Strauss went on to devote a large chunk of his book about the Warriors dynasty to his own feud with Durant. When he asked Durant to comment, he got a predictable response via text message: “F*ck u, f*ck your sources and your book.”

Durant still seems unhappy with Strauss. In the course of explaining that he thinks teams should restore locker room access to reporters, he offered a caveat.

“It’s the ones that don’t say anything that come into the locker room, but they got the most to say in their column about what goes on in the locker room. You’re not being in a relationship with us, but you just eavesdropping in on a situation. That’s where the trust factor starts to get eliminated, where it’s like, ‘Well, who are we letting in here?’”

Overall, Durant expressed happiness in his new home with the Nets, a team where he has committed himself long-term, with a contract extension that runs through his age-37 season. But he still thinks his old teams need to honor him. “OKC has to retire my jersey.It wouldn’t even be good for the game of basketball if they didn’t. The same with Golden State.”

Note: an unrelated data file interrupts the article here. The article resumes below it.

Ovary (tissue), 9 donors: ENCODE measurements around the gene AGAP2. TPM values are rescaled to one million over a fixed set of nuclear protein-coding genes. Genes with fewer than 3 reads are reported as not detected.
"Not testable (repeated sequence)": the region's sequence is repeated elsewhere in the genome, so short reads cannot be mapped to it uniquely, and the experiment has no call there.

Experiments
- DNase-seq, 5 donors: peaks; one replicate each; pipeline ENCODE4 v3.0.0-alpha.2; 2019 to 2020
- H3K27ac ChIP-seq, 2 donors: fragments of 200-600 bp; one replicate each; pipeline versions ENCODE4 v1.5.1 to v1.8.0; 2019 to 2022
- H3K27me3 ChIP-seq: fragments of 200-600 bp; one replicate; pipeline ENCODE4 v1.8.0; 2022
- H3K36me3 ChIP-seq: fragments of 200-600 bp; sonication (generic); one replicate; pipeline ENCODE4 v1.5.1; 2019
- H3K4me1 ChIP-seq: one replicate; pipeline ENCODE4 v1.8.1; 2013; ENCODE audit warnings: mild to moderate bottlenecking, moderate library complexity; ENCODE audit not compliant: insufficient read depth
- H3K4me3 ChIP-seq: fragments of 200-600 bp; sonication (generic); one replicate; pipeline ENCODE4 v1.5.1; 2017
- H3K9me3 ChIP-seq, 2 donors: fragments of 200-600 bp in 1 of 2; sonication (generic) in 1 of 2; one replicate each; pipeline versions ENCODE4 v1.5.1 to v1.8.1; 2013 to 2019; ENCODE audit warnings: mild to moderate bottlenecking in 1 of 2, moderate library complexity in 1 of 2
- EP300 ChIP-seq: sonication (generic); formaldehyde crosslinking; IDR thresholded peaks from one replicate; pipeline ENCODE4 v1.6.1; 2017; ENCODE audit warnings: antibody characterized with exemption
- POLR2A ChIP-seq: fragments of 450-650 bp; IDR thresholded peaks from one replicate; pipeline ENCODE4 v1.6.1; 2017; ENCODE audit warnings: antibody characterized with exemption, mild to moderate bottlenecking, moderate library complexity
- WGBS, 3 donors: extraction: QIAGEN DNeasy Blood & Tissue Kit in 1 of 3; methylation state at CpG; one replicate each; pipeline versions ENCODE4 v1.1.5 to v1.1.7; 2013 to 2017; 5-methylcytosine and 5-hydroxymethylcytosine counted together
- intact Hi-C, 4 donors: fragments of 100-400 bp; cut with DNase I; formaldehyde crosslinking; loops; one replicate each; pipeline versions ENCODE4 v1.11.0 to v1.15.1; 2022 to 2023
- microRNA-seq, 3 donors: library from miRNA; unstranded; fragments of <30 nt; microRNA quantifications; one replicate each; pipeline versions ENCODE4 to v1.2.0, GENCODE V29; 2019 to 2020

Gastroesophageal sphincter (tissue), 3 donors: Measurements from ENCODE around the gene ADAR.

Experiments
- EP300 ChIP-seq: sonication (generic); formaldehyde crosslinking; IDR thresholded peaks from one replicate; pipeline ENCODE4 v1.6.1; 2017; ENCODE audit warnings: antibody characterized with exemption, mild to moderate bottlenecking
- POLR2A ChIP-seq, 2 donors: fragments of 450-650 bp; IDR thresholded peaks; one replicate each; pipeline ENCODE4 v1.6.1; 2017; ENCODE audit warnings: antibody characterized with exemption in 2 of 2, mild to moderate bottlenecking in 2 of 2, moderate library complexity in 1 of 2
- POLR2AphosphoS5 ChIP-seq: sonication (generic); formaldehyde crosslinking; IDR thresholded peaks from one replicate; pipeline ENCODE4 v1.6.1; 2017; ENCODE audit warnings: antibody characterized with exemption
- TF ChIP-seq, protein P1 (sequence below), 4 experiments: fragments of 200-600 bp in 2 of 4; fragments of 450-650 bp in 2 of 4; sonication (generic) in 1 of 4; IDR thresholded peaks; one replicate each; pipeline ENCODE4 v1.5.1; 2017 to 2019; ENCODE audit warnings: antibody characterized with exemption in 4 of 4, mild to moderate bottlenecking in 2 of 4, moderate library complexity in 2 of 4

The Warriors haven’t made any moves to officially retire Durant’s number - they’ve only retired six jerseys in their entire history (Paul Arizin, Al Attles, Rick Barry, Wilt Chamberlain, Tom Meschery, and Chris Mullin), but after Durant went to Brooklyn, owner Joe Lacob announced, “As long as I am co-chairman of this team, no player will ever wear #35 for the Warriors again.”

It’s not like they wouldn’t necessarily do a retirement ceremony for KD, but this isn’t a team that’s casual about raising jerseys to the rafters, though there’s four members of the current team who will likely get their numbers retired first. And it would be weird to do it while Durant is still playing. This isn’t like the Miami Heat, who have also retired six numbers, but one is for Miami Dolphins quarterback Dan Marino, and another is Michael Jordan’s No. 23 - who never played for the Heat at all. Oklahoma City will probably retire the number too, eventually, but it will be in conjunction with a cupcake giveaway, or the jersey they retire will be slightly singed.